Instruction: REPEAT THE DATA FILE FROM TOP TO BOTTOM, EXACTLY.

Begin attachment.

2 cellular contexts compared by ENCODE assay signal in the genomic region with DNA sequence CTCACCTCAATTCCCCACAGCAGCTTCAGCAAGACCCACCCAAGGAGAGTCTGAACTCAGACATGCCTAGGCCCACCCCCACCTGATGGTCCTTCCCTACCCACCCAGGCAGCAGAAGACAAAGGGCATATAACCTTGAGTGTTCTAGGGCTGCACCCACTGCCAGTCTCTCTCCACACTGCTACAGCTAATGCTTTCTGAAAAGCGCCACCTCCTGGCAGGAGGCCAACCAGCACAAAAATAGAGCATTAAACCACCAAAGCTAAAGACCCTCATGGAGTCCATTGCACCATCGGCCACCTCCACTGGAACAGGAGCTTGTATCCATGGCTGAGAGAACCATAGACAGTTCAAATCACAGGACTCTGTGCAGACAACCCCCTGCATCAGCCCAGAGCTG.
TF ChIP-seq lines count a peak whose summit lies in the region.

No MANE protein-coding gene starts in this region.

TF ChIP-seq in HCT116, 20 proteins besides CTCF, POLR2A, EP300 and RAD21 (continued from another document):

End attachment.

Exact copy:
2 cellular contexts compared by ENCODE assay signal in the genomic region with DNA sequence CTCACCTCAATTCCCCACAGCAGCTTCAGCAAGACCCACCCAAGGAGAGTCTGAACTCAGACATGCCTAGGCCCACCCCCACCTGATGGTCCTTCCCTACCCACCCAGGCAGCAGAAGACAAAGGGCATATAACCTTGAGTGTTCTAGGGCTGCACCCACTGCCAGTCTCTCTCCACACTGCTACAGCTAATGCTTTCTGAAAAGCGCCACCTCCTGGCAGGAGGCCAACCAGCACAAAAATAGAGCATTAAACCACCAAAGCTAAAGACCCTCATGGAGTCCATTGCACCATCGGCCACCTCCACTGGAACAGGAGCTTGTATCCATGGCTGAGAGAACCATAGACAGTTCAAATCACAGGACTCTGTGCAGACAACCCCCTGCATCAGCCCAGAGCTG.
TF ChIP-seq lines count a peak whose summit lies in the region.

No MANE protein-coding gene starts in this region.

TF ChIP-seq in HCT116, 20 proteins besides CTCF, POLR2A, EP300 and RAD21 (continued from another document):